At the conclusion of INC4, the most contentious issues were bound together in a tight knot with three substantial threads: the mechanism on implementation and compliance, provisions for finance and technical assistance and transfer, and the range of control measures that will be included in the final treaty text. In turn, all of these threads are intricately connected to questions regarding the eventual scope of the instrument, requiring delegates to determine whether this instrument will be a comprehensive treaty that addresses all forms and effects of mercury pollutants, or will focus on an approach that captures only the sources of mercury pollution with the most significant global impacts. Perhaps reflecting the difficulty of determining the scope of the treaty prior to substantial consideration of the core issues, the Committee agreed to defer negotiations on the objectives and definitions until the final round of negotiations. `This made it clear from the outset that issue of scope would not be resolved at INC4.

This brief analysis will examine how this question of scope, which looms in the background of discussions of core issues, is affecting the negotiations to establish a legally-binding instrument on mercury. It will then discuss the matters that must be addressed in order to untie this knot and allow consensus on a final treaty text at INC5.

THE KNOT OF CORE ISSUES

The interconnections among implementation and compliance, financial and technical assistance, and control measures mean that progress on any one issue is dependent on progress in the others—and indeed, participants were repeatedly heard invoking the axiom that “nothing is agreed until everything is agreed.” A packed schedule of contact groups made maximum use of the six-day meeting, and facilitated dialogue among participants. In many cases, the complexity of the issues led to a tangle of text, brackets, options, and ideas as delegates sought to ensure that they were getting to the heart of the issues and fully understanding each other’s positions. Many delegates commented they did not envy INC Chair Fernando Lugris, who was entrusted with the unwieldy task of producing a Chair’s text on core issues. Intersessional work, along with consultations among countries and with contact group co-chairs and regional groups, will be essential to enable delegates to loosen this knot.    

IMPLEMENTATION AND COMPLIANCE

The contact group on implementation and compliance brought together delegates with extensive experience developing approaches to these issues under other global treaties. In particular, repeated references were made to the Stockholm Convention and the Rotterdam Convention on the Prior Informed Consent (PIC) Procedure for certain hazardous Chemicals and Pesticides in international trade, under which parties have yet to agree on non-compliance procedures, and the Basel Convention on the Control of Transboundary Movements of Hazardous Wastes and their Disposal, under which parties did not reach agreement to establish a mechanism to promote implementation and compliance until the sixth meeting of the Conference of the Parties, 13 years after the treaty’s adoption.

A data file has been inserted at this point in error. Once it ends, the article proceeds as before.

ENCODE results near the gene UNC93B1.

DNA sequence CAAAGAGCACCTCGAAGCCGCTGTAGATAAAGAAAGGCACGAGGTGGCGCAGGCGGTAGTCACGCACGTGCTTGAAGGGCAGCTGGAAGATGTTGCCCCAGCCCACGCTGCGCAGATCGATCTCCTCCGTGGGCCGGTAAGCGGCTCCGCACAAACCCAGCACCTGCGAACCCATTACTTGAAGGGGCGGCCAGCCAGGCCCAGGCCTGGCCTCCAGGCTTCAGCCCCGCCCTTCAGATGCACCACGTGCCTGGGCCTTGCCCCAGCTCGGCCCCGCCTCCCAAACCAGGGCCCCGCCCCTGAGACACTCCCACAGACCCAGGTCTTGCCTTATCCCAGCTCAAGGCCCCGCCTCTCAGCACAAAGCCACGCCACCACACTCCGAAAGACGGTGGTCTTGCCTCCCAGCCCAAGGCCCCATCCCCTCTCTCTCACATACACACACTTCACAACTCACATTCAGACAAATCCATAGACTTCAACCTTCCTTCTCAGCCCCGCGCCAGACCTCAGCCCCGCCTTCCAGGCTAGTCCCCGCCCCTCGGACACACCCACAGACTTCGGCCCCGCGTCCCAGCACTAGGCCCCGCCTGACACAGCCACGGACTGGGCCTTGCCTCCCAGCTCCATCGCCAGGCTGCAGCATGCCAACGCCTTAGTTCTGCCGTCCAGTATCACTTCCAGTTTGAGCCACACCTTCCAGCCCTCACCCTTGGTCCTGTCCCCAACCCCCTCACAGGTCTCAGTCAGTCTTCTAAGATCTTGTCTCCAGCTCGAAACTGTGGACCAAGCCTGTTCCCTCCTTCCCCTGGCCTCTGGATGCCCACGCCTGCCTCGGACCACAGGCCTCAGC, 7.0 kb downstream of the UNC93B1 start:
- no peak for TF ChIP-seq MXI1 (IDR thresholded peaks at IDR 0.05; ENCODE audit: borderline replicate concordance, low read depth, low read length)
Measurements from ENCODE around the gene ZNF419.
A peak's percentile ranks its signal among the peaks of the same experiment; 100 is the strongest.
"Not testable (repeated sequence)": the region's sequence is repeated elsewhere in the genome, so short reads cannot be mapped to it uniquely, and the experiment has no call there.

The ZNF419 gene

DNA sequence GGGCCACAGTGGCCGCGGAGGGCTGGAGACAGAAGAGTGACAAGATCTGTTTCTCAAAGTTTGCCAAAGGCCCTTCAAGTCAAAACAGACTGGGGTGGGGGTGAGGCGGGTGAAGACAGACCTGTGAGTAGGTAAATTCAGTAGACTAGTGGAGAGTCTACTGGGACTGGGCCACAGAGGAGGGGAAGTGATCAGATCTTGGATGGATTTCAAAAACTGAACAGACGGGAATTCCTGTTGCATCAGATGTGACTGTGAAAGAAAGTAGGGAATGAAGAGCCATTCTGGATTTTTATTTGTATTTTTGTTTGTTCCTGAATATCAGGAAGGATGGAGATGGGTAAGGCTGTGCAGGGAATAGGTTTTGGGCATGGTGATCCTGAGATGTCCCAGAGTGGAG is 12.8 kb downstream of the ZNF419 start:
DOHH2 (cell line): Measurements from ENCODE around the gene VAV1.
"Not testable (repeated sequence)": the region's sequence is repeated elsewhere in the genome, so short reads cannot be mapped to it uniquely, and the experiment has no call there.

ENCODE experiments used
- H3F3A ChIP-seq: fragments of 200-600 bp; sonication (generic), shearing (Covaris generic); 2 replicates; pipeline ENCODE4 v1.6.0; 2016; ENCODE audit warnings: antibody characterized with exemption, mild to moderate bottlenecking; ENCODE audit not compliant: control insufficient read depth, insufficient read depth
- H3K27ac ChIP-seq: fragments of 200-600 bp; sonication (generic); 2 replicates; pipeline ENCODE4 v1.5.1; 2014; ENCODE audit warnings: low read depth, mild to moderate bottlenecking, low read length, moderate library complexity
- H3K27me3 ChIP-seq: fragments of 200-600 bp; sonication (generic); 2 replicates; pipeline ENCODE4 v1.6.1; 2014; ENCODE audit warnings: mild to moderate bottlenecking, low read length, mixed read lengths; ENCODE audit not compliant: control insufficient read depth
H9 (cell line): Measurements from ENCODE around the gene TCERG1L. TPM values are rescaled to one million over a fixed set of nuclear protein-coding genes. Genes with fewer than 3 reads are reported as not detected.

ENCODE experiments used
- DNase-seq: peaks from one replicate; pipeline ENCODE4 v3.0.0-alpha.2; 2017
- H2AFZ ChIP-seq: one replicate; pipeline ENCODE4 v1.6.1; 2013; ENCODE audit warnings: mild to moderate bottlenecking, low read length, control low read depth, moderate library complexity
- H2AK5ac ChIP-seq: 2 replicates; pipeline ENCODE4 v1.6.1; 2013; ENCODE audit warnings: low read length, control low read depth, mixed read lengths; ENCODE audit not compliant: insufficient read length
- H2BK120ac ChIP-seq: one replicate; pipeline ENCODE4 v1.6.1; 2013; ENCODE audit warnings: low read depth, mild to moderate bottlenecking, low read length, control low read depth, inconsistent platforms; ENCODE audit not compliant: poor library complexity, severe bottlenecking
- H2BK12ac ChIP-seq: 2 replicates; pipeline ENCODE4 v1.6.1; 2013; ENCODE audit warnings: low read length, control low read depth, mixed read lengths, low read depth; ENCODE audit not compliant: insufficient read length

Such experience with related conventions enabled swift agreement on the concept of establishing a facilitative implementation/compliance mechanism in the treaty text itself. Beyond this basic agreement, however, the interconnections of this thread to others in the larger knot of issues impeded convergence. While some argued that other eventual provisions of the treaty are irrelevant to establishing a strong and effective compliance mechanism, many others disagreed. There was agreement that such a mechanism would deal with all obligations under the eventual scope of the convention, but the role of finance was divisive, particularly as a result of the argument being made by developing countries that their compliance with obligations relating to control measures must be contingent upon developed countries’ compliance with obligations relating to the provision of financial and technical assistance as well as technological transfer. Like a well-rehearsed dance, the wealth of experience of several participants in designing compliance systems for other multilateral environmental treaties led to relatively efficient work in the contact group. However, overt references to slow progress being made in the groups on finance and control measures made it clear that some view the issue of compliance as an important bargaining chip that could be used to influence any final package that might be agreed upon at INC5.

FINANCIAL AND TECHNICAL ASSISTANCE